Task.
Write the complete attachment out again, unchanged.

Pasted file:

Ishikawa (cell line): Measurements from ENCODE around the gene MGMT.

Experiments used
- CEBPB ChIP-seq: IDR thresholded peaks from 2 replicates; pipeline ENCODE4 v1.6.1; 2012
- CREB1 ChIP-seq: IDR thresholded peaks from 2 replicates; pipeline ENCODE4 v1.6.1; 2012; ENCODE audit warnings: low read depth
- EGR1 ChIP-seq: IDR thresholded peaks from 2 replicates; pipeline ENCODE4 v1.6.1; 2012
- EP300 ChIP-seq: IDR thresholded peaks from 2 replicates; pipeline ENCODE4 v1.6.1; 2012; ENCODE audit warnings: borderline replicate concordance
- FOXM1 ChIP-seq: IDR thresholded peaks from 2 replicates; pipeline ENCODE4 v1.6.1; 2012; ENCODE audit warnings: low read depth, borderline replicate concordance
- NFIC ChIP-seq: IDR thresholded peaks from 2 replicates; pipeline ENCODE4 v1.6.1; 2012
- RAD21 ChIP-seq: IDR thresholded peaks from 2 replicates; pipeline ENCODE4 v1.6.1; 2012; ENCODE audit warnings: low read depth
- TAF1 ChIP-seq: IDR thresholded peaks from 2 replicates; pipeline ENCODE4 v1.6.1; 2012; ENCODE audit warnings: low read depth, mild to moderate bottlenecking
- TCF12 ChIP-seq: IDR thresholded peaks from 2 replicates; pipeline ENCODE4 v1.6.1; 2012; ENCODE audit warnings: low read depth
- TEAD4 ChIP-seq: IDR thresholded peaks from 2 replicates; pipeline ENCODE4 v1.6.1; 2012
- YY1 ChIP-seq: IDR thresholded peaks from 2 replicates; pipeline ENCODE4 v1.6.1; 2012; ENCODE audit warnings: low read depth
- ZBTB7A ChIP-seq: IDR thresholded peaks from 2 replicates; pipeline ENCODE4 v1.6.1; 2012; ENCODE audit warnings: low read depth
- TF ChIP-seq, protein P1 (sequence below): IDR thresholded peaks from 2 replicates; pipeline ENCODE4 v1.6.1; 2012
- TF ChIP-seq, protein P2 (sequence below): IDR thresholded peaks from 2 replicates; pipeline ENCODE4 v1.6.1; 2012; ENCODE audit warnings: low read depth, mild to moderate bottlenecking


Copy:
Ishikawa (cell line): Measurements from ENCODE around the gene MGMT.

Experiments used
- CEBPB ChIP-seq: IDR thresholded peaks from 2 replicates; pipeline ENCODE4 v1.6.1; 2012
- CREB1 ChIP-seq: IDR thresholded peaks from 2 replicates; pipeline ENCODE4 v1.6.1; 2012; ENCODE audit warnings: low read depth
- EGR1 ChIP-seq: IDR thresholded peaks from 2 replicates; pipeline ENCODE4 v1.6.1; 2012
- EP300 ChIP-seq: IDR thresholded peaks from 2 replicates; pipeline ENCODE4 v1.6.1; 2012; ENCODE audit warnings: borderline replicate concordance
- FOXM1 ChIP-seq: IDR thresholded peaks from 2 replicates; pipeline ENCODE4 v1.6.1; 2012; ENCODE audit warnings: low read depth, borderline replicate concordance
- NFIC ChIP-seq: IDR thresholded peaks from 2 replicates; pipeline ENCODE4 v1.6.1; 2012
- RAD21 ChIP-seq: IDR thresholded peaks from 2 replicates; pipeline ENCODE4 v1.6.1; 2012; ENCODE audit warnings: low read depth
- TAF1 ChIP-seq: IDR thresholded peaks from 2 replicates; pipeline ENCODE4 v1.6.1; 2012; ENCODE audit warnings: low read depth, mild to moderate bottlenecking
- TCF12 ChIP-seq: IDR thresholded peaks from 2 replicates; pipeline ENCODE4 v1.6.1; 2012; ENCODE audit warnings: low read depth
- TEAD4 ChIP-seq: IDR thresholded peaks from 2 replicates; pipeline ENCODE4 v1.6.1; 2012
- YY1 ChIP-seq: IDR thresholded peaks from 2 replicates; pipeline ENCODE4 v1.6.1; 2012; ENCODE audit warnings: low read depth
- ZBTB7A ChIP-seq: IDR thresholded peaks from 2 replicates; pipeline ENCODE4 v1.6.1; 2012; ENCODE audit warnings: low read depth
- TF ChIP-seq, protein P1 (sequence below): IDR thresholded peaks from 2 replicates; pipeline ENCODE4 v1.6.1; 2012
- TF ChIP-seq, protein P2 (sequence below): IDR thresholded peaks from 2 replicates; pipeline ENCODE4 v1.6.1; 2012; ENCODE audit warnings: low read depth, mild to moderate bottlenecking